Learning Curve: Using a Steadicam for the Right Shot
Steadicam operation is a camera skill that requires a lot of equipment and experience, but how hard is it to put on the gear and get a usable shot?
We asked Merlin Showalter, a Steadicam operator based in Los Angeles, to take Aeson Rose, a gimbal operator, through the process of setting up — or “flying” — a camera on a Steadicam rig to see what the learning curve is like.
Steadicam vs. Gimbal
The first thing they discussed was when to use a Steadicam rather than the cheaper electronic gimbal. Steadicams can hold a much larger payload, such as an ARRI Alexa cinema camera with a long cine zoom. Because of the reduced stress on the operator’s arms, they can also perform longer shots and more takes closer together.
Because body-mounted camera stabilizers are mechanical rather than electronic, they must be more precisely balanced. Merlin explains that almost half the art of Steadicam operation is knowing how to set up and balance the camera. This typically takes around an hour, but it requires adjustments when you make any modifications to the camera’s weight or balance. Even zooming on the lens can require additional balancing.
Walking forward or sideways with the Steadicam is pretty straightforward. It’s when you need to turn a corner that things become difficult. Any movement introduced into the system has a way of magnifying and quickly becoming hard to control. Without knowing how much force to apply to the camera, it’s easy to “lose the horizon” of the shot, creating a pendulum movement that only gets more extreme as you try to correct it.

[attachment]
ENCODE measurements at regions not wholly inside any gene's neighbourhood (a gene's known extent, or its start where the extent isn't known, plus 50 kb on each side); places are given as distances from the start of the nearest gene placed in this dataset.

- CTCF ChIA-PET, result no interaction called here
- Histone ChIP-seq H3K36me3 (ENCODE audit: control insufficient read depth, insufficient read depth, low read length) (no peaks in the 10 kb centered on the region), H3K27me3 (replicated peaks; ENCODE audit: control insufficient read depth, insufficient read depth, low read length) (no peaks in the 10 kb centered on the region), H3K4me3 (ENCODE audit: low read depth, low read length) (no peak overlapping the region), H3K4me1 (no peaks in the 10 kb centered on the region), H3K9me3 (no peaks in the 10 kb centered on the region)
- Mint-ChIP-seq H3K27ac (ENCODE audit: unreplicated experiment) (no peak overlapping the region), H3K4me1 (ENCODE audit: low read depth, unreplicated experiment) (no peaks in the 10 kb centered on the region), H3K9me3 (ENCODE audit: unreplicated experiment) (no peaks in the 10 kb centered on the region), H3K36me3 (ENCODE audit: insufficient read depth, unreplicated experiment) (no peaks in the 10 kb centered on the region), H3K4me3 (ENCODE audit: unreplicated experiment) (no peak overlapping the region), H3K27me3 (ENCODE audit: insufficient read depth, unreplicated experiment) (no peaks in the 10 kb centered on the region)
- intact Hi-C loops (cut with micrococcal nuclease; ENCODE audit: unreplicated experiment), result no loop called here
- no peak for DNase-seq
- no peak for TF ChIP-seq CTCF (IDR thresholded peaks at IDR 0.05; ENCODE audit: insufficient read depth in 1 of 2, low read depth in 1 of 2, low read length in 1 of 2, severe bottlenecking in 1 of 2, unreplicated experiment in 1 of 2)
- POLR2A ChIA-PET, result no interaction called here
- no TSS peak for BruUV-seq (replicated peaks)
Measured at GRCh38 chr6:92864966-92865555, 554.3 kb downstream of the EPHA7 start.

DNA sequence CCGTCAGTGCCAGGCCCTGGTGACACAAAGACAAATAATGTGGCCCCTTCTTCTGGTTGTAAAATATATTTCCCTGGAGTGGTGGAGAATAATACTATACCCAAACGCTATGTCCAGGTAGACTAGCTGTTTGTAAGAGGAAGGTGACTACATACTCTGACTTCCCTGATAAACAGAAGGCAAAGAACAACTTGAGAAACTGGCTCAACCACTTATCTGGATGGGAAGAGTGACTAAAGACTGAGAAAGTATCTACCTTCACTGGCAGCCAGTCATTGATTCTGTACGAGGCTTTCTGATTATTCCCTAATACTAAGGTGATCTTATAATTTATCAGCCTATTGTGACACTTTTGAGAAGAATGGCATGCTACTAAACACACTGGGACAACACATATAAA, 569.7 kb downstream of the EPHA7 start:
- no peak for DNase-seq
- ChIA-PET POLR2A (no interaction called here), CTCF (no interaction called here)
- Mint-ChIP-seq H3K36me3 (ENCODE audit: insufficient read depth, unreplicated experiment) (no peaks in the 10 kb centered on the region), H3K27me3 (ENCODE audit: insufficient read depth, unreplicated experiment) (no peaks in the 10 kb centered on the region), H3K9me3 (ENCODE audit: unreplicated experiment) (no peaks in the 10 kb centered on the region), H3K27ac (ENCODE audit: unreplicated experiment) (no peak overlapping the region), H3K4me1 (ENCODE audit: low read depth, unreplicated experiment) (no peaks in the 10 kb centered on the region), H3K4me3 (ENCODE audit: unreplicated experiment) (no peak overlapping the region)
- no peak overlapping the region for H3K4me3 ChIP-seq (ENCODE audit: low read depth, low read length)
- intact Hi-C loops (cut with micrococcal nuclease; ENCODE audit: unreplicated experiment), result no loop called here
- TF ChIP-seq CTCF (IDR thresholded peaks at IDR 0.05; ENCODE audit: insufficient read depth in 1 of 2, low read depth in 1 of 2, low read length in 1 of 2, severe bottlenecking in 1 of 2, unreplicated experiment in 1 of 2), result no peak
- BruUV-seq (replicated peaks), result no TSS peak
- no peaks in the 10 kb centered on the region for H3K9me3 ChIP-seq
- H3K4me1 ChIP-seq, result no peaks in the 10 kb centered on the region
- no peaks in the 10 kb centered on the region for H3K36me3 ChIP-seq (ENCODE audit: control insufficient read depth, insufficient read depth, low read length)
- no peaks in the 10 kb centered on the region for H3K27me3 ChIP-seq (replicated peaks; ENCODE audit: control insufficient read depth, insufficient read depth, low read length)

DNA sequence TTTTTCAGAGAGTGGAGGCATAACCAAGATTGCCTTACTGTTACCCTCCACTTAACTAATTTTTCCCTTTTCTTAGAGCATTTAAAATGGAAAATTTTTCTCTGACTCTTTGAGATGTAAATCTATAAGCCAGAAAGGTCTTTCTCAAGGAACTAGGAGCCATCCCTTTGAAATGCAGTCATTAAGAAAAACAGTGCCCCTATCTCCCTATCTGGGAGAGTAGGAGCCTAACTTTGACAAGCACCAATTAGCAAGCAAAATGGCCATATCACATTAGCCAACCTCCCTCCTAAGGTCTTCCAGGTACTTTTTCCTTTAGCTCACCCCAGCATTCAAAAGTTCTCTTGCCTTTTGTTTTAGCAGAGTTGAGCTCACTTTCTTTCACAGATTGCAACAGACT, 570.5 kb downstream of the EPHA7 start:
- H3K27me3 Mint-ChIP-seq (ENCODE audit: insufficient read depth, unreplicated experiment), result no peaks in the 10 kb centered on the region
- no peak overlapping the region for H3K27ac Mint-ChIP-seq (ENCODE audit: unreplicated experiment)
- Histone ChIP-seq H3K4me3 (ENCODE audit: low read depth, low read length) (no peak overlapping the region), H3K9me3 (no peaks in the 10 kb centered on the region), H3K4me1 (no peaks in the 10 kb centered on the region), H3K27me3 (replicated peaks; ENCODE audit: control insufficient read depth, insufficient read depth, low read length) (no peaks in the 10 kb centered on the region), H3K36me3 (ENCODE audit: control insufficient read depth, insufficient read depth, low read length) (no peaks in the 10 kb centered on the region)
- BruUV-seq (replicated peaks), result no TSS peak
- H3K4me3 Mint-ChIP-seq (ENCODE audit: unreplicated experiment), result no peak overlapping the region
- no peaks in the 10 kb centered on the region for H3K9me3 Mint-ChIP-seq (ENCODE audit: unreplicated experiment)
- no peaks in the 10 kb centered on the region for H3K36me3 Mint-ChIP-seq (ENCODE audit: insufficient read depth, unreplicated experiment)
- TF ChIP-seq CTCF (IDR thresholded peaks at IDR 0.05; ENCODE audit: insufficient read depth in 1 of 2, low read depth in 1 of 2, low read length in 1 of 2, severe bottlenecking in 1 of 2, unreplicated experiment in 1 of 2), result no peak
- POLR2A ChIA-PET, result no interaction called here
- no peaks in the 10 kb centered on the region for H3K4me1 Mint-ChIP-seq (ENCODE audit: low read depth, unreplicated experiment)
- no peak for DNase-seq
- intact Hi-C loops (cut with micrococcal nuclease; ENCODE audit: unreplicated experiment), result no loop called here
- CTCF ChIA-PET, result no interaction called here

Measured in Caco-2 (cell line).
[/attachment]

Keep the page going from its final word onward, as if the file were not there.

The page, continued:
Aeson was able to get some feedback from Merlin and by take four, the movement was noticeably smoother. Our test shot had numerous direction changes and orbits, but after about an hour in the rig, Aeson was well on the way to proficiency.
Another barrier to consider is the cost of a Steadicam rig. Merlin’s Glidecam rig, with a sixty-pound capacity, costs close to $20,000. This includes vest, arm, sled, batteries, and monitor. It’s possible to get started with a body-mounted stabilizer for between $3K and $6K, depending on the brand and capacity.
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